This post may bemuse those on the other side of the pond who are well past the first series and are now being bombarded with repeats, but here in the UK we've just had the first 'pilot' episode of ABC's LOST on Channel 4 along with a ton of 'making of', 'behind the scenes of', 'where were you when ..', hype of the third order.
Watching the show, it passes the time nicely, though the long term outlook doesn't look good. An air crash on an impossibly beautiful island where impossibly beautiful people with perfect teeth and perfect racial representation hang around as the plot frugally drips in.
The committee of script writers have lots of prior art to work with: a boy looks at a comic with a picture of a polar bear, minutes later a real one materialises (Shore Leave), bickering amongst the 'characters' is resolved by fisticuffs on The Beach, all whilst the id-monster from Forbidden Planet, itself a rehash of The Tempest makes the odd appearance. Thus far, Lord of the Flies, it ain't. Bad timing meant it came to us in the same week as "land of the clones", The Island, hit the cinemas and was universally missed by critics.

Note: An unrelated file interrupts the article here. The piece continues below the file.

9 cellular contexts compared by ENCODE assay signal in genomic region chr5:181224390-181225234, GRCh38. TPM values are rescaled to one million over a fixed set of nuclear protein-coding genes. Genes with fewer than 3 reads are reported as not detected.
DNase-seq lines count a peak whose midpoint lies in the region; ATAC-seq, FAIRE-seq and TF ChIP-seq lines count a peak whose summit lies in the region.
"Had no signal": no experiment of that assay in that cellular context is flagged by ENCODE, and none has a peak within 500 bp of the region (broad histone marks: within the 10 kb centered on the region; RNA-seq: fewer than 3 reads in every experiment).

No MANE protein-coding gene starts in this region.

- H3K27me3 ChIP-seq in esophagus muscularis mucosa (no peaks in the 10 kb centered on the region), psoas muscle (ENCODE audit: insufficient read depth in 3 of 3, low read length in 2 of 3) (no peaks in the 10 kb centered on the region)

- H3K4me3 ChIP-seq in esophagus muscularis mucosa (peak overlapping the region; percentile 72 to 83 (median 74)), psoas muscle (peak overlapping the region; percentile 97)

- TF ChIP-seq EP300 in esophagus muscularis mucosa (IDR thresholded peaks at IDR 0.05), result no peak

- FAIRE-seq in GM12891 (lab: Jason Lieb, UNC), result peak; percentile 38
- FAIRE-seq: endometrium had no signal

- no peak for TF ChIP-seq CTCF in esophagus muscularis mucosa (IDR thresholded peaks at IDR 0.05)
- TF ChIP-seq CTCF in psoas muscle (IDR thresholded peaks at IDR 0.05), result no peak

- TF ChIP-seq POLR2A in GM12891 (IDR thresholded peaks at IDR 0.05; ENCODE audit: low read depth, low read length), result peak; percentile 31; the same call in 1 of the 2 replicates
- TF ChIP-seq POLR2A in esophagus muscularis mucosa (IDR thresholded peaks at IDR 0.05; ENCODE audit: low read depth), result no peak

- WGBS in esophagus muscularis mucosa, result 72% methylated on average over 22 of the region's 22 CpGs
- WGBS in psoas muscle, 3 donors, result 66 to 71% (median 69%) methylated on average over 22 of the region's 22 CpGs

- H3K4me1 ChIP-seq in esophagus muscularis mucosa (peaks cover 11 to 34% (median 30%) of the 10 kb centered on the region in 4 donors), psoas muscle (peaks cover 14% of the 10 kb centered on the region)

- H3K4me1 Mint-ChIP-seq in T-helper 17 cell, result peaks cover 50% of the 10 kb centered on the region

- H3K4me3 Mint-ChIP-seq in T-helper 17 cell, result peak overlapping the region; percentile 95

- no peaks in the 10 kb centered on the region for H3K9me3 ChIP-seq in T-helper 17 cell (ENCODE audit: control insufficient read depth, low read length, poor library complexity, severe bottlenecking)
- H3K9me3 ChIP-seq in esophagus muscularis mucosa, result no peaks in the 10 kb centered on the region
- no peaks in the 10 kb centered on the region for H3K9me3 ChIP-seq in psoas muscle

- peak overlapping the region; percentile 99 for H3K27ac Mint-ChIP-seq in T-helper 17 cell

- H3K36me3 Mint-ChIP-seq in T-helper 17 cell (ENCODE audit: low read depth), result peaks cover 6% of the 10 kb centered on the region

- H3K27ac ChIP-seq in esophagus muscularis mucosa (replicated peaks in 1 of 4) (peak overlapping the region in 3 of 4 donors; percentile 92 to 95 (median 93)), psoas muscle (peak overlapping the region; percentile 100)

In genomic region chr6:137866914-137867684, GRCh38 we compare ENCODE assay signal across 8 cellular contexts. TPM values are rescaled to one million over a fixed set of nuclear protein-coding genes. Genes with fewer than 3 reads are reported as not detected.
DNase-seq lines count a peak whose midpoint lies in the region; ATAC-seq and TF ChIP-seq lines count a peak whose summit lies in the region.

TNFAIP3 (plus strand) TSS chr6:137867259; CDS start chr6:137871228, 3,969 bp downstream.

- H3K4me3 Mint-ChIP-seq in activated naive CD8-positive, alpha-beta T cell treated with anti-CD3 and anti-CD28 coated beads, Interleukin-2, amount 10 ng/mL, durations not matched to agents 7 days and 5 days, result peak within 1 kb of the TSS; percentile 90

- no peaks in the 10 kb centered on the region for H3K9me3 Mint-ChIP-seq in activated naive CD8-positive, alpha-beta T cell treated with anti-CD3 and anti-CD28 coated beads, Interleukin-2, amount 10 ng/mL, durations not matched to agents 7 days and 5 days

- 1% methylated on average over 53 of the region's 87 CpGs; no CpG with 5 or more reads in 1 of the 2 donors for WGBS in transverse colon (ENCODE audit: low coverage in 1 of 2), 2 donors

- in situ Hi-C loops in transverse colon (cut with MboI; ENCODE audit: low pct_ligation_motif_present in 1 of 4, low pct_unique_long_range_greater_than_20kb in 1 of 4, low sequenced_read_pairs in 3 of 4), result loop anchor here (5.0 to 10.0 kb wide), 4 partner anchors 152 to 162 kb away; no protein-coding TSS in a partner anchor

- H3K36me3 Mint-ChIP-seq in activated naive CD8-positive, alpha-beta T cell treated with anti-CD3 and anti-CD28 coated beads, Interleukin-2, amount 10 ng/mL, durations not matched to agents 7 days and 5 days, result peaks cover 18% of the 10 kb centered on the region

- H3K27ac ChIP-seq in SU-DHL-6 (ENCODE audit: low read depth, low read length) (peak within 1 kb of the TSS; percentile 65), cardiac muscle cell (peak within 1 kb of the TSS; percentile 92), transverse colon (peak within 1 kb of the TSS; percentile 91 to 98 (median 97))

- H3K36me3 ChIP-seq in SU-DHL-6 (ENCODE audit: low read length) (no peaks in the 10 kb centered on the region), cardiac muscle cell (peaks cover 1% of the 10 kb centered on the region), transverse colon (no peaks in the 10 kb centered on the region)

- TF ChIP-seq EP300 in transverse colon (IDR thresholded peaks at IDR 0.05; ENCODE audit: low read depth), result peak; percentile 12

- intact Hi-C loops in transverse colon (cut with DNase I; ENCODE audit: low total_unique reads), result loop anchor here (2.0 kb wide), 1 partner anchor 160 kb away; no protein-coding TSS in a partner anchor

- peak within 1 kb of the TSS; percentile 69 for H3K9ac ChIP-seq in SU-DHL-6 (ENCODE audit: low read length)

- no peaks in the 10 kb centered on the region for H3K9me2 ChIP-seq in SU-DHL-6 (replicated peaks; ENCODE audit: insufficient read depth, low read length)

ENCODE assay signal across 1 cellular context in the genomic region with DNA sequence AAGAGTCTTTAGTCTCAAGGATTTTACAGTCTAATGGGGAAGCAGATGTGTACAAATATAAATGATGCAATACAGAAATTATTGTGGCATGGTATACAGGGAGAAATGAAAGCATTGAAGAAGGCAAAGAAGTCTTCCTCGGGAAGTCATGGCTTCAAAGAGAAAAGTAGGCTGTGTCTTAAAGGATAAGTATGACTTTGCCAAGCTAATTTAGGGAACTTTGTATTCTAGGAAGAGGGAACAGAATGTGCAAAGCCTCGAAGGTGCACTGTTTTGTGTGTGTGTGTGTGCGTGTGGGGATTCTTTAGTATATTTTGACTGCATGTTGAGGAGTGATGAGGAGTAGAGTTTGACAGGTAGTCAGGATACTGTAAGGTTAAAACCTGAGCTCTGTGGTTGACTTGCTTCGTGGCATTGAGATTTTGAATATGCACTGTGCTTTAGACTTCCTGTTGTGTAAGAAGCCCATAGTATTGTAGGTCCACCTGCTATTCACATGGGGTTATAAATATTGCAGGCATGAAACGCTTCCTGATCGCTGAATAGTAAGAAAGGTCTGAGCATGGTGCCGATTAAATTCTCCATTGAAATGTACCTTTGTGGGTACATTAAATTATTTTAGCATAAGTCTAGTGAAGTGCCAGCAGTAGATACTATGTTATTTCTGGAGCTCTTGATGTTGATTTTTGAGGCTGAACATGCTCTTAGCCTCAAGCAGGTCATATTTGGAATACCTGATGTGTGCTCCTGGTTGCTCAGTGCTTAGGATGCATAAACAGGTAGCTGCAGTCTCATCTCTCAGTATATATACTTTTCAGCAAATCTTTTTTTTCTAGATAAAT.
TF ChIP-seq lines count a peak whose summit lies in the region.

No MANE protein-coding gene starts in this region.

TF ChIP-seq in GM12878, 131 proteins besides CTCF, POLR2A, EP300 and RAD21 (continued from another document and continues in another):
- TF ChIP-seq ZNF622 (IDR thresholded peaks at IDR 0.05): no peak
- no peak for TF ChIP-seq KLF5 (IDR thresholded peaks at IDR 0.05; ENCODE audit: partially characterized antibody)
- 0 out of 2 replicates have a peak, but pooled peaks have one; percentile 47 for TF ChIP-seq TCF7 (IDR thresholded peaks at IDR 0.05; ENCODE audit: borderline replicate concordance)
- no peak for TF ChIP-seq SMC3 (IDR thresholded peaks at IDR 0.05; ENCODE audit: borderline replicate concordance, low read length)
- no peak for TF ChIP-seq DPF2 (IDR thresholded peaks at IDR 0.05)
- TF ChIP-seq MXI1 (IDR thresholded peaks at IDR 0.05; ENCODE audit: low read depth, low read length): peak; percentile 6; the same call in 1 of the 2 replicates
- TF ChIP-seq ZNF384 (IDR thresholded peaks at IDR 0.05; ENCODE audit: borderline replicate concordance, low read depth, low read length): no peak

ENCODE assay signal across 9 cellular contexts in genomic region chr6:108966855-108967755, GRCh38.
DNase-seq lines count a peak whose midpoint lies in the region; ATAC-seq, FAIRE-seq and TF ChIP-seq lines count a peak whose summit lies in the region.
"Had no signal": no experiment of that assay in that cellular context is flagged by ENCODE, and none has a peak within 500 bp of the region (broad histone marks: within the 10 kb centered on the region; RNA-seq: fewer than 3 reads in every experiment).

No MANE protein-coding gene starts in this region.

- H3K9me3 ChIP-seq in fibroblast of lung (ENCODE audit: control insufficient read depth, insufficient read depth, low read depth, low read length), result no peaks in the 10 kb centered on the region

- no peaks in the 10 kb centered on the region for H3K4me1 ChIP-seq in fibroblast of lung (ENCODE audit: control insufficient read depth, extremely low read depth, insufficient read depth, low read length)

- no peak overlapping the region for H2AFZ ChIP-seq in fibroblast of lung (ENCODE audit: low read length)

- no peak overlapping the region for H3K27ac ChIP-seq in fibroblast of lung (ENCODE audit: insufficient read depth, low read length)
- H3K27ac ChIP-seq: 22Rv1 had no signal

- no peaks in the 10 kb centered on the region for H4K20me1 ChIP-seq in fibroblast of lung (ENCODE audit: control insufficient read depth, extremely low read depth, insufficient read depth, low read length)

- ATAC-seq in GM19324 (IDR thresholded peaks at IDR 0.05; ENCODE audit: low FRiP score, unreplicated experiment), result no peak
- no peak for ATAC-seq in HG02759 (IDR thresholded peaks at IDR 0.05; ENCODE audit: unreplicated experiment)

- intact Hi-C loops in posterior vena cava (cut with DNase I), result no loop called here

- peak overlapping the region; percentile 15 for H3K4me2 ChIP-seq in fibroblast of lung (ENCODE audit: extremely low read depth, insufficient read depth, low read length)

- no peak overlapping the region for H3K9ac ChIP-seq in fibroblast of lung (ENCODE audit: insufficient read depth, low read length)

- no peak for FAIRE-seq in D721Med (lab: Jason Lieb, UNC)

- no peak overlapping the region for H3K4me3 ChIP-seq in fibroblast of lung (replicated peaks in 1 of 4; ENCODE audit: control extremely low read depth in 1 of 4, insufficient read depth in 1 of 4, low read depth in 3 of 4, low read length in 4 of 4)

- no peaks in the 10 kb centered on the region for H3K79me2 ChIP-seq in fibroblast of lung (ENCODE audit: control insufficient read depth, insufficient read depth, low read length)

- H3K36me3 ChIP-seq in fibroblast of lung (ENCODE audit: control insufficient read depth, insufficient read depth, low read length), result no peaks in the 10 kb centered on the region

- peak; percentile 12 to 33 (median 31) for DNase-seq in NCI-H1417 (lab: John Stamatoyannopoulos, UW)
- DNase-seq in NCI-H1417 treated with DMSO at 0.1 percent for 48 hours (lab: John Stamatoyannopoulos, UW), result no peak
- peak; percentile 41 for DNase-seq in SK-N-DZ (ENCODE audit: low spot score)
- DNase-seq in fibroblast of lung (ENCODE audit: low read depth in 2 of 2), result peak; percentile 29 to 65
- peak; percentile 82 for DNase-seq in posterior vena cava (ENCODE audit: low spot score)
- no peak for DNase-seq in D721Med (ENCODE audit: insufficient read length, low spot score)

The biggest puzzle is given it's hard to point at a mainstream Hollywood film which leaves you with any question unanswered or end untied, why Americans put up with TV series which go on and on well past the point of smelling iffy. It's well recognised that Fawlty Towers and The Office wouldn't be as popular now if they'd jumped the shark. So, in eight years time, I guess we'll still have no more idea what is going on, let alone where they're getting all the toothpaste, sun bloc and hair gel. The big question is, will anyone still care?